Jade Empire PC Review page 1
When you think of the company BioWare, you think of RPG's such as Neverwinter Nights, Baldur's Gate, Icewind Dale, and Star Wars:
Knights of the old Republic. In 2005, a new name was added to that list with Jade Empire on the Xbox, and while it had its share of flaws, it was a
generally well received game. Finally, after about a 10 month wait since its announcement, the Windows platform has been graced with its own version of
Jade Empire and while an effort has been made to
take advantage of the PC platform, much of the game remains the same.
For those who haven't played the Xbox version, Jade Empire tells the story of a young fighting student and his master in the heartland of ancient China.
This student - your controlled character - is actually the 'teacher's pet' of the training academy with a level of skill far exceeding any of the other students and as such, it
doesn't take very long for the game to shed your character of his/her training shackles and set you off into the big bad world. As the
your master is captured and you go after those who did it to set him free, which is a pretty generic premise but luckily the storyline has many twists
and turns to keep you hooked. As for the playable characters themselves, you are given a choice of a few male and female warriors who each represent a
particular build and style, such as speed or strength, which is fine but the lacking of any significant character customization is a little
Like any decent RPG, Jade Empire focuses around the concept of experience points, which allow you to dictate your character's strengths and
abilities. The implementation of this in Jade Empire is reasonably basic, as you only have three areas to spend experience points on - health, spirit
and focus - as well as separate points for your fighting disciplines in three areas of its own, which can usually be rounded down to damage, speed and
rate of resource consumption. Fighting disciplines
are picked up, bought and taught as the game goes on and there are quite a few on offer throughout the entire game ranging from magic and weapons to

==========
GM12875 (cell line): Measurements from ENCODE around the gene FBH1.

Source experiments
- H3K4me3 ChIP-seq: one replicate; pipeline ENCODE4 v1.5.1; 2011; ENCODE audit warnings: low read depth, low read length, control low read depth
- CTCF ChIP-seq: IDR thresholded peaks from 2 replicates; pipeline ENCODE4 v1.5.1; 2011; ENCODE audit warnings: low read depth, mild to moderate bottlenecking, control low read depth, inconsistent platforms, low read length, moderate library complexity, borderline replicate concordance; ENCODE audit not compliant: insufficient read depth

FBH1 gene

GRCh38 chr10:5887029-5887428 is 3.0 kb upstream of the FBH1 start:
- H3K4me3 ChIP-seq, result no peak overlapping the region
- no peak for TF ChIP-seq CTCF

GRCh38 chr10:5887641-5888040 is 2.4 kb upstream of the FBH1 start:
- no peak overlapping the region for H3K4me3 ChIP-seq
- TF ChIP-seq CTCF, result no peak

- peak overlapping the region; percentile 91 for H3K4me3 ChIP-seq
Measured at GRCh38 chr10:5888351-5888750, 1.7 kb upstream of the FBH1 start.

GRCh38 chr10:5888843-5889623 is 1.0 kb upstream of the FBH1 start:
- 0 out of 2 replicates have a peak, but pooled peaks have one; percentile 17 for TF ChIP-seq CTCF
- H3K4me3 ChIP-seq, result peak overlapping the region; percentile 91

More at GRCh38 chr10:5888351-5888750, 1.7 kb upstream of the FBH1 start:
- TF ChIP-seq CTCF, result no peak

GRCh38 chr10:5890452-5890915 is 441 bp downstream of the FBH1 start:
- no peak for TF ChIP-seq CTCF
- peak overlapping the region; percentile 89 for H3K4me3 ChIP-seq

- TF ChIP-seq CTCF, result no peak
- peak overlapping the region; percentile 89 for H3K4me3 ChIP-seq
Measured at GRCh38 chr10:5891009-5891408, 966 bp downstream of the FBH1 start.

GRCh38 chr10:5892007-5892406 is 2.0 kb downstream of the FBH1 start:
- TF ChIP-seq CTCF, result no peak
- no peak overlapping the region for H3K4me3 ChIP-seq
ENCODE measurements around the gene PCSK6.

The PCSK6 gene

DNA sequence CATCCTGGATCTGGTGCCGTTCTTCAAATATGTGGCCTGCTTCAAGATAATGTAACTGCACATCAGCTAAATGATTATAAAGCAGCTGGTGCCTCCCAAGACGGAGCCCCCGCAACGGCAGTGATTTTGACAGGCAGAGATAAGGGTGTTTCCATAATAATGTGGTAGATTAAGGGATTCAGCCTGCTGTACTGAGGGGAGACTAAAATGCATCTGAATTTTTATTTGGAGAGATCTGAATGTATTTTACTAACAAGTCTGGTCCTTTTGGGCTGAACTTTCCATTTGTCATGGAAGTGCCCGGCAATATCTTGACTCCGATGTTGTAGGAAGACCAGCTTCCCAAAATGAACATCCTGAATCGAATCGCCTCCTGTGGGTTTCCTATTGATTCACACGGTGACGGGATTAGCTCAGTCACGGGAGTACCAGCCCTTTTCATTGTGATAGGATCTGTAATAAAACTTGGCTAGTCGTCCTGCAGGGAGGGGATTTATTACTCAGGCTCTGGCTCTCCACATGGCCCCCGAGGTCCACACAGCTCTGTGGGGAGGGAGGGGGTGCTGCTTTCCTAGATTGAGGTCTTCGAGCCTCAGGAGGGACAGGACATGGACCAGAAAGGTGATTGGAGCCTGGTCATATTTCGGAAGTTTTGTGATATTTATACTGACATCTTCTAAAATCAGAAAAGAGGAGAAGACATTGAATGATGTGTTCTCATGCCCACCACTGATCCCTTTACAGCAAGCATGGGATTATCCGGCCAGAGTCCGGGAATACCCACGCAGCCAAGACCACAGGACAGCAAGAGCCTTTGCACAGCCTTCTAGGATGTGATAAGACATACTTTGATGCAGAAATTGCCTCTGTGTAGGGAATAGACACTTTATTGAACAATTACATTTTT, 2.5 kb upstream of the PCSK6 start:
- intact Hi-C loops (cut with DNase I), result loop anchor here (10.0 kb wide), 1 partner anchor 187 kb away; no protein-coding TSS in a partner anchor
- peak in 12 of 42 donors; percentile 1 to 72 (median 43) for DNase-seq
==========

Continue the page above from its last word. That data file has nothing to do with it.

traditional styles of hand to hand combat.
In effect, the health, spirit and focus ratings of your character are the three most important aspects to the gameplay, as just about everything revolves
around at least one of them. Obviously without health your character will die, but without spirit some fighting disciplines - mainly magic based ones - will be made redundant, and
without focus fighting with weapons or evading traps will be impossible. On top of this, focus can be used to enter a "focus mode" slowing down
time during combat to gain
an advantage. As stated above, these three areas have the ability to upgrade when you level up from experience, which basically determines the maximum level
of each you can have, represented by horizontal bars in the top left of your screen. To actually replenish these bars you must either collect powerups from
defeated enemies which are spat our randomly, or meditate in one of the many shrines scattered throughout the game's maps. To replenish perhaps the most
important of the three - health - you can also
heal yourself which consumes your available spirit, also referred to in the game as 'chi'.
When you're not concerning yourself over your character's abilities and bar levels, chances are you're running around the maps looking for silver and
other goodies, talking to people, and getting into the obligatory scuffle here and there. This is where perhaps the first sign of Jade Empire's
"consoleportitis" comes into play - map sizes and detail. While the average map size is decent, the amount of detail is mediocre at best,
particularly in the areas which are meant to be dense, like
cities, which feel more like walkways with a handful of random buildings and structures thrown around the place than true cities. This isn't helped by the
fact the maps are predominantly linear, rarely featuring more than one way to get from point A to B. These faults may not be as evident on a console like the
Xbox but by PC RPG standards, the environments in Jade Empire feel sparse and boring - as Peter Griffin would say, I was very aware I was playing a game when
I was playing Jade Empire because the surroundings
do not suck you in at all.
The console port feel doesn't stop there however, as it just about influences everything in the game. Fighting with your character is a huge part of Jade
Empire but once again the game fails to stray from its basic and simplified theme. While some degree of timing and skill is
required, in most cases button mashing is the name of the game with Jade Empire's fighting sub-system which basically revolves around three buttons -
simple attack, bigger attack, and block. Even if you do refrain from button
mashing and focus on blocking and countering, the fighting still comes off as systematic and repetitive. The simple attack and bigger attack change depending
on which fighting style you have selected (of which only four are accessible at any given time during combat without pausing and reshuffling the button
maps), but outside of a few different animations in combos, you're basically doing the same attack over and over again for each style. What's worse is the